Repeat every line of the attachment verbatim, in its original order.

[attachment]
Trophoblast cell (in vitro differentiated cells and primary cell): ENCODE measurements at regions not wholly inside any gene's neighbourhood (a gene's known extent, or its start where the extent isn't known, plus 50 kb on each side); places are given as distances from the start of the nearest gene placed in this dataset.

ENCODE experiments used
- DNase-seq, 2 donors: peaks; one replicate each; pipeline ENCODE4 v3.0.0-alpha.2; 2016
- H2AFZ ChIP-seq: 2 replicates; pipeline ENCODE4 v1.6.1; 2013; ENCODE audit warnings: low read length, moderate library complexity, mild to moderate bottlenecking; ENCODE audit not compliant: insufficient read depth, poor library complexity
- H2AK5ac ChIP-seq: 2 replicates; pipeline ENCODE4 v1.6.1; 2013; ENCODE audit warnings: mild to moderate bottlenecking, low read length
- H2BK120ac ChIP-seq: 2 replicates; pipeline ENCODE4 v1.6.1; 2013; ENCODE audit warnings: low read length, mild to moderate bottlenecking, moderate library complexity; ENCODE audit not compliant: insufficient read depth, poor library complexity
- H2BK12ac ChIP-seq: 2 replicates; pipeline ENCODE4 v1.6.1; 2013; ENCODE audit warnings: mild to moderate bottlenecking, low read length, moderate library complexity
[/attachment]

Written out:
Trophoblast cell (in vitro differentiated cells and primary cell): ENCODE measurements at regions not wholly inside any gene's neighbourhood (a gene's known extent, or its start where the extent isn't known, plus 50 kb on each side); places are given as distances from the start of the nearest gene placed in this dataset.

ENCODE experiments used
- DNase-seq, 2 donors: peaks; one replicate each; pipeline ENCODE4 v3.0.0-alpha.2; 2016
- H2AFZ ChIP-seq: 2 replicates; pipeline ENCODE4 v1.6.1; 2013; ENCODE audit warnings: low read length, moderate library complexity, mild to moderate bottlenecking; ENCODE audit not compliant: insufficient read depth, poor library complexity
- H2AK5ac ChIP-seq: 2 replicates; pipeline ENCODE4 v1.6.1; 2013; ENCODE audit warnings: mild to moderate bottlenecking, low read length
- H2BK120ac ChIP-seq: 2 replicates; pipeline ENCODE4 v1.6.1; 2013; ENCODE audit warnings: low read length, mild to moderate bottlenecking, moderate library complexity; ENCODE audit not compliant: insufficient read depth, poor library complexity
- H2BK12ac ChIP-seq: 2 replicates; pipeline ENCODE4 v1.6.1; 2013; ENCODE audit warnings: mild to moderate bottlenecking, low read length, moderate library complexity